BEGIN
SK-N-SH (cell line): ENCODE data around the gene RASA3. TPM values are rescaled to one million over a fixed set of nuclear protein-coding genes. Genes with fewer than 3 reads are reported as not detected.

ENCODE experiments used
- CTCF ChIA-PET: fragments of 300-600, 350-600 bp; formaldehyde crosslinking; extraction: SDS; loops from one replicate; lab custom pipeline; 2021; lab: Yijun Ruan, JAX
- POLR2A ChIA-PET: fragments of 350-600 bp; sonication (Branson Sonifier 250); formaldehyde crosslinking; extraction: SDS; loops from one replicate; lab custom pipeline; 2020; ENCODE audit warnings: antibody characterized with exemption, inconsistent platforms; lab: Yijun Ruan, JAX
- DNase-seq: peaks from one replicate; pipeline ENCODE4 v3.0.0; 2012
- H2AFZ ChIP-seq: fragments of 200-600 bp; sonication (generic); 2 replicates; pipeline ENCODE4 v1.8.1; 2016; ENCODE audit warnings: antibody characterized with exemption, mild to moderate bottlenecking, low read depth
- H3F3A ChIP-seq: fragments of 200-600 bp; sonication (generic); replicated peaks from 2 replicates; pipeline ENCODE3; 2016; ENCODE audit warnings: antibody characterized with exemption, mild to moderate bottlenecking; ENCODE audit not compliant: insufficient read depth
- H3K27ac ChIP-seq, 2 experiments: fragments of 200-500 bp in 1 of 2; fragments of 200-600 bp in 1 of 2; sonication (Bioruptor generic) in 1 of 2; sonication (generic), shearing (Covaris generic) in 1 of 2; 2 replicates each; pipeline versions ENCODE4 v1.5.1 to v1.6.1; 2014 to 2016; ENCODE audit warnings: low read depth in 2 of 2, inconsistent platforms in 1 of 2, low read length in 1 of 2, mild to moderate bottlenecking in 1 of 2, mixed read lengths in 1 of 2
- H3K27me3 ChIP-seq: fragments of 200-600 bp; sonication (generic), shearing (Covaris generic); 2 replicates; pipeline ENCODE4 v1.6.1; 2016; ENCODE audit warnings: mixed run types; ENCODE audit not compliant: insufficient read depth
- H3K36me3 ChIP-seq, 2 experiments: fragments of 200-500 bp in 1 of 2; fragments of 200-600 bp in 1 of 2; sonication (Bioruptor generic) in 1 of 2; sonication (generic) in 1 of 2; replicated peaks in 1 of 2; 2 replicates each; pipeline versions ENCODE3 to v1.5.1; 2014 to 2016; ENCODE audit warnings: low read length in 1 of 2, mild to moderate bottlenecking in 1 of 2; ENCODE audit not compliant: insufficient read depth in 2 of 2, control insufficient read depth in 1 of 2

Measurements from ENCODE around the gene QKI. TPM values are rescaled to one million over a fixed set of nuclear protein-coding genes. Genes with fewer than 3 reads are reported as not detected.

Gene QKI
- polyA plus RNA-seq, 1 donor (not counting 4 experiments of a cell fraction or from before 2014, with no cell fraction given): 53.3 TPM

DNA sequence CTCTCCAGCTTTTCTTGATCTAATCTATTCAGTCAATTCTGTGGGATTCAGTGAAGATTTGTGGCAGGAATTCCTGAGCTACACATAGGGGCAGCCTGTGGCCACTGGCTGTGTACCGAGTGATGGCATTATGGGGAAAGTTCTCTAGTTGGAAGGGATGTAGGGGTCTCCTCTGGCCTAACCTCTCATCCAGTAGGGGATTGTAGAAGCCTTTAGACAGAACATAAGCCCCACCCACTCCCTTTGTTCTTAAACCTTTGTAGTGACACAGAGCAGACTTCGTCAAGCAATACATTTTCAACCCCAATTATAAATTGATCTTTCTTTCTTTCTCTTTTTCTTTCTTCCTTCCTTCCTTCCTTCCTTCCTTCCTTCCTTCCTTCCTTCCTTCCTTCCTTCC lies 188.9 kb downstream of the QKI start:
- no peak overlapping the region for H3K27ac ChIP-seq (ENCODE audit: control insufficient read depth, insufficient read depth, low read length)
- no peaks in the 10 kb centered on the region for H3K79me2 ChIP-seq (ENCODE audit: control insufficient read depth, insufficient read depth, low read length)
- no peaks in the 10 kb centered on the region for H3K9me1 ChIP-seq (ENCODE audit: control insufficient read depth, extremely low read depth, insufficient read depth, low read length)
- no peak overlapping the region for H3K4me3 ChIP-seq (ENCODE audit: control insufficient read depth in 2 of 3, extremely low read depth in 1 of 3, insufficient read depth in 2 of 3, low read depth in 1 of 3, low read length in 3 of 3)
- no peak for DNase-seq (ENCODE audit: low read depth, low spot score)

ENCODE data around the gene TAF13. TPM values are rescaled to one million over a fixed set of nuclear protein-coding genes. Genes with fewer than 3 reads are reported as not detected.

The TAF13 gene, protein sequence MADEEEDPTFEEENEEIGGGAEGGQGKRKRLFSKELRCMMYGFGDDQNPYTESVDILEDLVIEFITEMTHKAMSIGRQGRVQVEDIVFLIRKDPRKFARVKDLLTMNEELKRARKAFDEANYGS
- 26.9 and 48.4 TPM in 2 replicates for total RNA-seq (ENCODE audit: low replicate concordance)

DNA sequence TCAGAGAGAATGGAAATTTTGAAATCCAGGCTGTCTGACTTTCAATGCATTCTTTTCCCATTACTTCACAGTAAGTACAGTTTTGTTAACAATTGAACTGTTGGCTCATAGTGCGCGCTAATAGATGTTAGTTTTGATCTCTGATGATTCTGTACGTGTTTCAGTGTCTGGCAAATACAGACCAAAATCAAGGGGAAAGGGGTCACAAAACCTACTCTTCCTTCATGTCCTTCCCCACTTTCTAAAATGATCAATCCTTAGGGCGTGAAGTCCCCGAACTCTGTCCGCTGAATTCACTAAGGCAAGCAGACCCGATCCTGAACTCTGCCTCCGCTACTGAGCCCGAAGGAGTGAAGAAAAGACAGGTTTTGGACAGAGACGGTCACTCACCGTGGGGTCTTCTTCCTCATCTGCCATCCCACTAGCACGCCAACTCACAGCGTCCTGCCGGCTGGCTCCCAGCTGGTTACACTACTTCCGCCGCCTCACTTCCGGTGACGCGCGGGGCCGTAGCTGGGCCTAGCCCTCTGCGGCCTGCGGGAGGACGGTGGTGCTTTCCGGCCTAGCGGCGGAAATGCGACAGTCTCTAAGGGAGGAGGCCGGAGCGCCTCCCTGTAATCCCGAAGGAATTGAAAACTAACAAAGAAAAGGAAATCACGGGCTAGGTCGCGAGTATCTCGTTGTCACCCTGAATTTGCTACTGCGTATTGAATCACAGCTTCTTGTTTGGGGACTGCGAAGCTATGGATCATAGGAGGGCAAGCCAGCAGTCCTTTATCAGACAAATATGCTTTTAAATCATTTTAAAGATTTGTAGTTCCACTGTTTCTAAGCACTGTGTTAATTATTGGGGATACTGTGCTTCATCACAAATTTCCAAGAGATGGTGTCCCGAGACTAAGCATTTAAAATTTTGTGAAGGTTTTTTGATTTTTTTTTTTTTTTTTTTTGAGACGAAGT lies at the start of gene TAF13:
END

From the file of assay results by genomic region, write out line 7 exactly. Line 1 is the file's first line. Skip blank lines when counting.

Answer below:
- H3F3A ChIP-seq: fragments of 200-600 bp; sonication (generic); replicated peaks from 2 replicates; pipeline ENCODE3; 2016; ENCODE audit warnings: antibody characterized with exemption, mild to moderate bottlenecking; ENCODE audit not compliant: insufficient read depth